Paco Ignacio Taibo II

Paco Ignacio Taibo II, is a Mexican writer and novelist.
Taibo has lived in Mexico City since 1958 when his family fled from Spain to escape the fascist dictatorship of Francisco Franco. Taibo II is a Mexican intellectual, historian, professor, journalist, social activist, union organizer, and world-renowned writer. Widely known for his policial novels, he is considered the founder of the neopolicial genre in Latin America and is the president of the International Association of Policial Writers. One of the most prolific writers in Mexico today, over 500 editions of his 51 books have been published in 29 countries and over a dozen languages, and include novels, narrative, historical essays, chronicles, and poetry.
Some of PIT's novels have been mentioned among the "Books of the Year" by The New York Times, Le Monde, and the Los Angeles Times. He has received numerous awards including the Grijalbo, the Planeta/Joaquin Mortiz in 1992, the Dashiell Hammett three times for his policial novels, and the 813 for the best police novel published in France.
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On June 23rd, 1914, the legendary División del Norte, commanded by General Francisco “Pancho” Villa, defeated the forces of then-president Victoriano Huerta and took the city of Zacatecas. After the decisive battle, the federales were unable to recover. The path to Mexico City—and ultimate victory—was clear for Villa and the revolutionaries. As Colonel Montejo, the narrator of Paco Taibo’s epic tale, says, “We broke their spine in Zacatecas. The rest was just a march south.”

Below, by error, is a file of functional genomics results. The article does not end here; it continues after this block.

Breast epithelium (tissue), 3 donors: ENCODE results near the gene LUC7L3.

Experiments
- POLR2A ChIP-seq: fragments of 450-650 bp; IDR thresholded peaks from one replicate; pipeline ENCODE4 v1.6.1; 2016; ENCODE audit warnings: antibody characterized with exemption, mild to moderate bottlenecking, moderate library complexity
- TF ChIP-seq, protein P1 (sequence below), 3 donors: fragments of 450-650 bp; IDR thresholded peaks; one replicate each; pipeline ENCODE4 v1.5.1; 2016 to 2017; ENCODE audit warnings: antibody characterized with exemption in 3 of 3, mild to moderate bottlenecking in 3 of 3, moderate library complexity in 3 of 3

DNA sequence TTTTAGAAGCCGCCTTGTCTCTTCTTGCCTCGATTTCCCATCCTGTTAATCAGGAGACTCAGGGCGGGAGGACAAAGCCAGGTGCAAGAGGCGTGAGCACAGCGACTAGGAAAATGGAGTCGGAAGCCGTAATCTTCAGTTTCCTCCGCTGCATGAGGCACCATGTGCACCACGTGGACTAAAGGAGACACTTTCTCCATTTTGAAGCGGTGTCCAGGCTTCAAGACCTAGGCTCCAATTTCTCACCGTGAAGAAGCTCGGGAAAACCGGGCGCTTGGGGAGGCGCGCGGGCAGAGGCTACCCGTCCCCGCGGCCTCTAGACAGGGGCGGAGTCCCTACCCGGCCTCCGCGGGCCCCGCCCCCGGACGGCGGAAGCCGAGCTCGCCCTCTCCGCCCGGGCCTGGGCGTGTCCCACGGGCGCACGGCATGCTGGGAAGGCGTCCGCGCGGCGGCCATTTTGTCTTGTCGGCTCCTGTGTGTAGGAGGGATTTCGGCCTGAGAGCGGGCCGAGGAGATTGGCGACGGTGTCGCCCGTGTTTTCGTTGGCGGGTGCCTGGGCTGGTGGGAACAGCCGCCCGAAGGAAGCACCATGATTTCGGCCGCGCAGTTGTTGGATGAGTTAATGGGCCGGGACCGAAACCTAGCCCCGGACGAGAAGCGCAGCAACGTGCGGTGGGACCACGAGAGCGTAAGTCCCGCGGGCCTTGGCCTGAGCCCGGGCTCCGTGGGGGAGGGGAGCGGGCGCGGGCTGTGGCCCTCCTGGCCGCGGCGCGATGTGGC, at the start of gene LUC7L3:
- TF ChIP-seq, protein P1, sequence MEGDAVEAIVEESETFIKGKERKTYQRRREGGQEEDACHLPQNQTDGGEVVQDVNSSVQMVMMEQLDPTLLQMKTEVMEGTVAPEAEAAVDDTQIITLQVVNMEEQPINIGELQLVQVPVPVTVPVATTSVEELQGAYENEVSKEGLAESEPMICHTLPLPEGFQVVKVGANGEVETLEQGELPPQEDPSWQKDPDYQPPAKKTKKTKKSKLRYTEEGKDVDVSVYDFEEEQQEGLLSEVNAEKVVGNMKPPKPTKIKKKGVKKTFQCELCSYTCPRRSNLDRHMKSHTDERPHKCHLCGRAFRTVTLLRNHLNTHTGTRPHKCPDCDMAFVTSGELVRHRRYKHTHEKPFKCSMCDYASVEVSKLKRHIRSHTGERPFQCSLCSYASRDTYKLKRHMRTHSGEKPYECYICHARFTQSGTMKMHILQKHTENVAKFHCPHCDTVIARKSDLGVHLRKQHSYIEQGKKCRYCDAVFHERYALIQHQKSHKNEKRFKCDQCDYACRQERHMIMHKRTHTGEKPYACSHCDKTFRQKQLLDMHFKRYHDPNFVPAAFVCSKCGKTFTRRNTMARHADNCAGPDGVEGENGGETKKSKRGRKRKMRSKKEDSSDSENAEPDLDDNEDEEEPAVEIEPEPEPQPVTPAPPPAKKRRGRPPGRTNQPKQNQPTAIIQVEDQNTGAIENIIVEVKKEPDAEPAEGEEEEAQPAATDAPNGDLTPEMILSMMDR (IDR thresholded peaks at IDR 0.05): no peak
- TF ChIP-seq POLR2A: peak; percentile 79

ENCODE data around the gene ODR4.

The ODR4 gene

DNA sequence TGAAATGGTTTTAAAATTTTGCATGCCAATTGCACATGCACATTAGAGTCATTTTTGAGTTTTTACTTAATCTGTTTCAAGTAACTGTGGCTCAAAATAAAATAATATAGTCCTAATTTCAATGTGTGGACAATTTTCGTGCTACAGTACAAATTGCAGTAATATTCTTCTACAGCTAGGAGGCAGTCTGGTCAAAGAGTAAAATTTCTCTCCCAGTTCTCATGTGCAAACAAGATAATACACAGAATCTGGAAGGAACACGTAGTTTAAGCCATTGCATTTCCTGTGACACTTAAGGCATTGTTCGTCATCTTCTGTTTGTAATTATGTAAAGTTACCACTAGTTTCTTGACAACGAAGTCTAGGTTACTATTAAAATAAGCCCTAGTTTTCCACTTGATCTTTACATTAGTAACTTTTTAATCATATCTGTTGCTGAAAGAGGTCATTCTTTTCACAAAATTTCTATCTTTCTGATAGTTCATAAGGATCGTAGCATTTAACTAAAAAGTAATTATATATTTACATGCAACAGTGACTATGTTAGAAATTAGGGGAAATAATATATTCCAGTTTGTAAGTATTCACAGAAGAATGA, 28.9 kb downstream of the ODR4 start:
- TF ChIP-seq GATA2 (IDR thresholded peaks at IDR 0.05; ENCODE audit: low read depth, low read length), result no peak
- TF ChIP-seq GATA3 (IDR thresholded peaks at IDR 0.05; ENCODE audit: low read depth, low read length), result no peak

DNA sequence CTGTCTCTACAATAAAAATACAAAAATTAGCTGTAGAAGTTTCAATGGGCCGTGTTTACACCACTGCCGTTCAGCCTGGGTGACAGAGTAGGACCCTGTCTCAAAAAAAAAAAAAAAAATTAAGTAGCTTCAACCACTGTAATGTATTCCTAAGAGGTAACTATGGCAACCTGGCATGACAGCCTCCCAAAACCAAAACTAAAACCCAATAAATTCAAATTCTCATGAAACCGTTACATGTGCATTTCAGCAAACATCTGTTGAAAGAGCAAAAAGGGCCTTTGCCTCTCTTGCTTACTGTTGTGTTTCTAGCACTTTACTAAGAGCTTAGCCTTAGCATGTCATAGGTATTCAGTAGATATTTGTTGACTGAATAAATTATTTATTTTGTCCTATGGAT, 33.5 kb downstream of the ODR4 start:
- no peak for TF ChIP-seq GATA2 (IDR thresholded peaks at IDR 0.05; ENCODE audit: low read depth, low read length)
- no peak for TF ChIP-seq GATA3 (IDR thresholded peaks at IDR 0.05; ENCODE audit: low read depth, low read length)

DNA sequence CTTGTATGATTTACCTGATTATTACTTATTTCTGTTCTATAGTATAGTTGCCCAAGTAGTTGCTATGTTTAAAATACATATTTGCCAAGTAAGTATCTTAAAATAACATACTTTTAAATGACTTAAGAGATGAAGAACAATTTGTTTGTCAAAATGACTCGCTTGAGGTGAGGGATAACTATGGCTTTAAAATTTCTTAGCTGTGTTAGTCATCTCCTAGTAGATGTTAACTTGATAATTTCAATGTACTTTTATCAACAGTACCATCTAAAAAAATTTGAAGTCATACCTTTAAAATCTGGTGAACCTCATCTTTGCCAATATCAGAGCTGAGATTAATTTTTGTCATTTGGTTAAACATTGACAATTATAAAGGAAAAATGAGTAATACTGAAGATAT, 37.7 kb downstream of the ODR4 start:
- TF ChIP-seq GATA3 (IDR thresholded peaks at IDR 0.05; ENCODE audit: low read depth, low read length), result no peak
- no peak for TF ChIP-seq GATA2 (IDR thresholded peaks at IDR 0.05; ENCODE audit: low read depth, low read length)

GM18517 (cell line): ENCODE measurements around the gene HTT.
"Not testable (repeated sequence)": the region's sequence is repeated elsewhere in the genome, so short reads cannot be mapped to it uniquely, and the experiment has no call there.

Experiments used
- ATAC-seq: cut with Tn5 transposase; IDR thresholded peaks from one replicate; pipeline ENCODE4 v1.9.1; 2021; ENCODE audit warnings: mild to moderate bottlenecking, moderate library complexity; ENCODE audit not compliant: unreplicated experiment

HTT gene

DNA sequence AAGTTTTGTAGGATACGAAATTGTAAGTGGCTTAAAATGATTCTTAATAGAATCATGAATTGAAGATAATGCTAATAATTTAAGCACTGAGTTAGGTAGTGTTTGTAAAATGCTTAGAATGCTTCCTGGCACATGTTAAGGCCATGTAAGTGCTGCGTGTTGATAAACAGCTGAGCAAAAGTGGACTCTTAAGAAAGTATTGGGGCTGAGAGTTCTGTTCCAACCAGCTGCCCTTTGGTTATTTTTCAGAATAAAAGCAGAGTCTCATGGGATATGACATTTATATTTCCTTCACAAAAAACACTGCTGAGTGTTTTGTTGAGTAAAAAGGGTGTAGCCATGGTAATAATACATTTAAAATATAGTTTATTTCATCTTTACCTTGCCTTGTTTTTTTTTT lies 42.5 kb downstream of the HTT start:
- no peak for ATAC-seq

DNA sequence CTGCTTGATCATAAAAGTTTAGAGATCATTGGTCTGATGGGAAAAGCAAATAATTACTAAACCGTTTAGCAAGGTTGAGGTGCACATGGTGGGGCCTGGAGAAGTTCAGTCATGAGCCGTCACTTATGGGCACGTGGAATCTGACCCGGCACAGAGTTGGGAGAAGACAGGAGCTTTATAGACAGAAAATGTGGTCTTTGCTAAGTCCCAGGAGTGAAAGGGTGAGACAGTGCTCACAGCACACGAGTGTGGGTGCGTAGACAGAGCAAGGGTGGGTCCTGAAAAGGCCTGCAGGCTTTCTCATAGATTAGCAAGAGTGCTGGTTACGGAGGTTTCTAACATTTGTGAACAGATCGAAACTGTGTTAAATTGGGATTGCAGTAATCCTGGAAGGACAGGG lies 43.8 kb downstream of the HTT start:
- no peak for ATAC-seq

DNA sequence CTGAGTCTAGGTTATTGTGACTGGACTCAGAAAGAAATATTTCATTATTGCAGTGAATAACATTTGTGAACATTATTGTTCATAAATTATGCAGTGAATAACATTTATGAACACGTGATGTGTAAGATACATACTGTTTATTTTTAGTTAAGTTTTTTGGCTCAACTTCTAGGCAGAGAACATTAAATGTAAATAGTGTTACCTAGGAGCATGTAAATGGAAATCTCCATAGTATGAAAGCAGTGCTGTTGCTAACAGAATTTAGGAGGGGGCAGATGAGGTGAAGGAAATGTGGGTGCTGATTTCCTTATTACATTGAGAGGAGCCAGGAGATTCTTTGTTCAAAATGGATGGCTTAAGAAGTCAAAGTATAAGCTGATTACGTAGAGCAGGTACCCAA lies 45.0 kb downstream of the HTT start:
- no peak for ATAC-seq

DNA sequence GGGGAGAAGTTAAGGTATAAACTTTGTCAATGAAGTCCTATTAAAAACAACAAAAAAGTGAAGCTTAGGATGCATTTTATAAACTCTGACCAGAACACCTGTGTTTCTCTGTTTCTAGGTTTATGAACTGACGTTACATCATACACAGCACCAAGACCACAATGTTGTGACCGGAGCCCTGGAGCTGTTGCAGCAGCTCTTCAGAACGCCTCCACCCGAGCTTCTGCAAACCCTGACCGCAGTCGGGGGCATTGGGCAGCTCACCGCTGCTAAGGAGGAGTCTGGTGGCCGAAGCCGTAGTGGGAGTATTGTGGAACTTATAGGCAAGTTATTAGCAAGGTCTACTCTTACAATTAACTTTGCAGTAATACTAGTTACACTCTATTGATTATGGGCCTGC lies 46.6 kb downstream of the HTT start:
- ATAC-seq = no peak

In this remarkable graphic novel, Paco Ignacio Taibo II (a.k.a. PIT)—the prolific historian, biographer of Che Guevara and Pancho Villa, as well as the founder of Mexican neopolicial fiction—brings his tremendous storytelling skills to bear, united with stunning illustrations by the artist Eko that evoke traditional Day of the Dead imagery and the etchings of legendary Mexican printmaker José Guadalupe Posada. Pancho Villa Takes Zacatecas not only depicts one of the most decisive moments of the revolution, it also profiles, in glorified action, one of the most beloved heroes of contemporary Mexico.
Now translated into English and seamlessly adapted to ebook format, Pancho Villa Takes Zacatecas is an unforgettable paean to the dramatic story of the Mexican Revolution that will fascinate history buffs, avid readers, and graphic novel enthusiasts alike.
Praise for Pancho Villa Takes Zacatecas
"Like never before, maverick Mexican novelist, Paco Ignacio Taibo II, and visual virtuoso, Eko, bring to kinetic life a pivotal moment in Villa’s against-the-odds, David-Goliath battles with sitting oppressors—one that returned the power to the Mexican people. Extraordinarily energetic woodcut-art and a nimble narrative voice make this history showing and telling at its best!"—Frederick Luis Aldama, author of Your Brain on Latino Comics.
“It’s impossible to review [Taibo II’s] literary work without painting an ideological portrait. He’s probably the writer on the left with the proudest lineage of all those I’ve read.”—Christopher Domínguez Michael, Letras Libres